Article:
The Seychelles encompass some 115 islands spread across a large swath of the western Indian Ocean. These islands can be broadly divided into outer and inner islands based on their geological origin, geographic locality, and unique geological histories (Braithwaite, 1984). The “outer” islands are low-lying coralline islands that vary in size, age and geographic distribution. Some outer islands, such as Aldabra Atoll and the Farquhar group, lay closer to Africa and Madagascar than to other islands in the Seychelles. The inner islands, on the other hand, consist of granitic islands thought to have formed as the Indian and Madagascar Plates separated during the breakup of Gondwana some 65 million years ago (Mya) (Plummer & Belle, 1995). The inner islands comprise of some 40 islands, including major ones such as Mahé, Praslin and Silhouette as well as smaller islands encircling them (Fig. 1). The complex geological history of the Seychelles islands coupled with their remoteness may help explain a richly biodiverse fauna characterized by high rates of endemism and for the presence of highly divergent cryptic lineages recently reported across a variety of Seychellois terrestrial (e.g., Rocha, Harris & Posada, 2011; Rocha, Posada & Harris, 2013; Silva et al., 2010) and freshwater (e.g., Daniels, 2011) organisms. These recent reports indicate that our understanding of the Seychelles fauna may be incomplete and that cryptic species may exist in Seychellois organisms from poorly studied habitats. This is particularly true for organisms in which cryptic lineages have been reported from other highly isolated archipelagos.
Ligia isopods have been reported to exhibit high levels of cryptic diversity in several regions of the world, including highly isolated locations such as the Hawaiian islands (Santamaria et al., 2013; Taiti et al., 2003). In this remote and isolated archipelago, Ligia hawaiensis was thought to be the only intertidal species of this genus to occupy this habitat (Schmalfuss, 2003). This species, however, appears to represent a paraphyletic taxon composed of several highly divergent (>10% COI K2P) lineages (Santamaria et al., 2013). These results indicate that this species may actually consist of several cryptic species. The high levels of divergence observed in L. hawaiensis match those reported in other Ligia species (Eberl et al., 2013; Hurtado, Mateos & Santamaria, 2010; Jung et al., 2008; Santamaria, Mateos & Hurtado, 2014; Santamaria et al., 2013; Taiti et al., 2003) and are thought to be a product of their biological traits that severely restrict dispersal abilities: poor desiccation resistance, poor ability to swim, direct development, and inhabitance of patchy rocky habitats. Such traits, when combined with the isolated nature of remote oceanic archipelagos can easily disrupt gene flow leading to local speciation, and possibly cryptic speciation, in populations. This leads to the question of whether Ligia populations in isolated and remote islands such as those of the Seychelles may also harbor cryptic lineages.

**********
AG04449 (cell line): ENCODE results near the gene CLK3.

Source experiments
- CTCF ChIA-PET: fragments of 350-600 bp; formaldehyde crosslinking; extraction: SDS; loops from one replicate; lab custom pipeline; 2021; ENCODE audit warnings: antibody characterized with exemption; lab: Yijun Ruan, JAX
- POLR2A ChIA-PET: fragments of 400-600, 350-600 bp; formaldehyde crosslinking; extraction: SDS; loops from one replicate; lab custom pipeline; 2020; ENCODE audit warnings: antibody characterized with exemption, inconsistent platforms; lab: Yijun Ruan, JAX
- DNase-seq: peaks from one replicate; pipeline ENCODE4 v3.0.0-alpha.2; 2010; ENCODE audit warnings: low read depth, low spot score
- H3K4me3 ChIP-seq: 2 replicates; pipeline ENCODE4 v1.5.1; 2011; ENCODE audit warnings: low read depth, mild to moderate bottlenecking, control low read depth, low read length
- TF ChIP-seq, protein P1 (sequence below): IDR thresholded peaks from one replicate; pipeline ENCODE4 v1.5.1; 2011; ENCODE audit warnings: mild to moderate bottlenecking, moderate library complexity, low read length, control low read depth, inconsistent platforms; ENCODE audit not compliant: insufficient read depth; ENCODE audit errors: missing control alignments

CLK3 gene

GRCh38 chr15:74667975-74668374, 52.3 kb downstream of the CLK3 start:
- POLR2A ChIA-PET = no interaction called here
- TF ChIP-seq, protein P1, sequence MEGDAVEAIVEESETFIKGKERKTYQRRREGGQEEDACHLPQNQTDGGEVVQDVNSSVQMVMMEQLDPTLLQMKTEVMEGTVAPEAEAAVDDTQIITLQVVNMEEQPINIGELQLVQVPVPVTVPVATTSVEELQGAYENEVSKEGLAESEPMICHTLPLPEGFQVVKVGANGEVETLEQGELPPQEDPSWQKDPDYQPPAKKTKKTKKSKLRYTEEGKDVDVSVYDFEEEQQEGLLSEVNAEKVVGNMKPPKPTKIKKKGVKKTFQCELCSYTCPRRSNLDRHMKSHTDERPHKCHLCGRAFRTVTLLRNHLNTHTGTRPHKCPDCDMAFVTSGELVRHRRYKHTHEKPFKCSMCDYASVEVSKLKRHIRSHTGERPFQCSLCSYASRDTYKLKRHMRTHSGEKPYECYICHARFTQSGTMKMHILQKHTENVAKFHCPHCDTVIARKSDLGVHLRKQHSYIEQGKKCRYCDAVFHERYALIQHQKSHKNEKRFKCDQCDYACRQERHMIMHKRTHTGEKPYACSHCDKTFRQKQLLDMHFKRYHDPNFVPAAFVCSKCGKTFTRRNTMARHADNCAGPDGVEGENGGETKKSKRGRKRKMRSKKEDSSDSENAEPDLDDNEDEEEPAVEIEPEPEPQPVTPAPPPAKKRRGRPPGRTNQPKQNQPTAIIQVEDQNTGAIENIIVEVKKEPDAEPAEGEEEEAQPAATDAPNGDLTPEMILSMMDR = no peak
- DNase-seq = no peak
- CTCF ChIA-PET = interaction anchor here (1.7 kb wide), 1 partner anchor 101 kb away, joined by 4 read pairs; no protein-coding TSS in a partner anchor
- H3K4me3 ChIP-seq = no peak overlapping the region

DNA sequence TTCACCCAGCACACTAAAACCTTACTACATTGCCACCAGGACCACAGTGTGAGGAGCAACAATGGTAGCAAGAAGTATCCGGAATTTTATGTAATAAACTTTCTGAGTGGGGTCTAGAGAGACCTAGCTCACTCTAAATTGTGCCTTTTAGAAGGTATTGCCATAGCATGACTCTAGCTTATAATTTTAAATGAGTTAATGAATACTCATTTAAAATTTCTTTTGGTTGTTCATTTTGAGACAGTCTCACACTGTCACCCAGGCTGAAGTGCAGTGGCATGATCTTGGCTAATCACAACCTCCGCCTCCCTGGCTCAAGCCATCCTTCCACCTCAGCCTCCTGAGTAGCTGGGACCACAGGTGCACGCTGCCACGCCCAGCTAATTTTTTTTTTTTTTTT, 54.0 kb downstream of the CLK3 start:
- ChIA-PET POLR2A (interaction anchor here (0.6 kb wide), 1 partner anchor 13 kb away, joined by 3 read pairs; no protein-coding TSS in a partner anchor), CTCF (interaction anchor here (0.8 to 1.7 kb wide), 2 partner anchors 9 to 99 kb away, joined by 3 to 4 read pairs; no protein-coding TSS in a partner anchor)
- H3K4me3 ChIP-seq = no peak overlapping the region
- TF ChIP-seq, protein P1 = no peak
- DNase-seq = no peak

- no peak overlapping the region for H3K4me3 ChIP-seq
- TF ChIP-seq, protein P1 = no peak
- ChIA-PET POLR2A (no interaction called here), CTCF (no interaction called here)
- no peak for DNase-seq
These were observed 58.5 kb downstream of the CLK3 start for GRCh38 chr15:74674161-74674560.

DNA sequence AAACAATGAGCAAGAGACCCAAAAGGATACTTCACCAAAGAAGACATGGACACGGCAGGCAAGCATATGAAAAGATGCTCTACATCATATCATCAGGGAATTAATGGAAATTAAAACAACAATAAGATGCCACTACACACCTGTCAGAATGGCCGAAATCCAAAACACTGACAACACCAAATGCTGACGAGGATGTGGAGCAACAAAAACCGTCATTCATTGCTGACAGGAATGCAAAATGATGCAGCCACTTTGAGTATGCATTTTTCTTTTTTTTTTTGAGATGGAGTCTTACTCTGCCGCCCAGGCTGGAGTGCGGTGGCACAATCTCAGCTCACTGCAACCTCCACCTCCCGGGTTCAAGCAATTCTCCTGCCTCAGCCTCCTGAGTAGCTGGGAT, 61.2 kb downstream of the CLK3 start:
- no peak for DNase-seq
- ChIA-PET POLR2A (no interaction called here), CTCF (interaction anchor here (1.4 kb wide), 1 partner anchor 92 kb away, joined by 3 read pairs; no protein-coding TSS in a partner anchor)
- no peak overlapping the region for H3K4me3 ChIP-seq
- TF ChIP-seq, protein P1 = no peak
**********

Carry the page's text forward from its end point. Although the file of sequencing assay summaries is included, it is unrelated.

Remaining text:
In the Seychelles, only two species of Ligia isopods have been formally reported to date (Ferrara & Taiti, 1985; Taiti, 2014). The earliest published record from the Seychelles archipelago indicates the presence of L. exotica, a cosmopolitan species of Asian origin, at Aldabra (Ferrara & Taiti, 1985). This record is based on a single 8-mm long juvenile specimen collected at Aldabra Atoll in 1983. More recently, the presence of L. dentipes, a species widely distributed through the Indian Ocean and redescribed and illustrated by Ferrara & Taiti (1982), from the island of Silhouette was reported (Taiti, 2014). These reports are based on morphological identification and in some cases of partial or incomplete organisms, casting doubt on some of the identifications (e.g., L. exotica from Aldabra) and leaving unanswered whether Seychelles Ligia harbor highly divergent lineages. In this study, we apply molecular and morphological approaches to Ligia individuals collected in both the inner and outer islands to determine which Ligia species inhabit the Seychelles and whether they harbor any highly divergent cryptic lineages that may present putative cryptic species.
|Species||Locality||Map label||16S Acc. no.||12S Acc. no.||COI Acc. no.||Cytb Acc. no.||NaK Acc. no.||Latitude||Longitude|
|L. vitiensis||Basin Cabri, Aldabra Atoll, Seychelles||A1||MF828579||MF828590||
|L. vitiensis||Nosy Be, Madgascar||A2||AY051342||N/A||AY051323||N/A||N/A||N/A||N/A|
|L. vitiensis||The Slipway, Dar-Es-Salaam, Tanzania||A3||MF828580||MF828591||MF805569||MF805562||N/A||6°45′06.9″S||39°16′18.6″E|
|L. vitiensis||Kilwa Masoko, Tanzania||A4||MF828581||MF828592||MF805570||MF805563||N/A||8°55′42.7″S||39°31′17.9″E|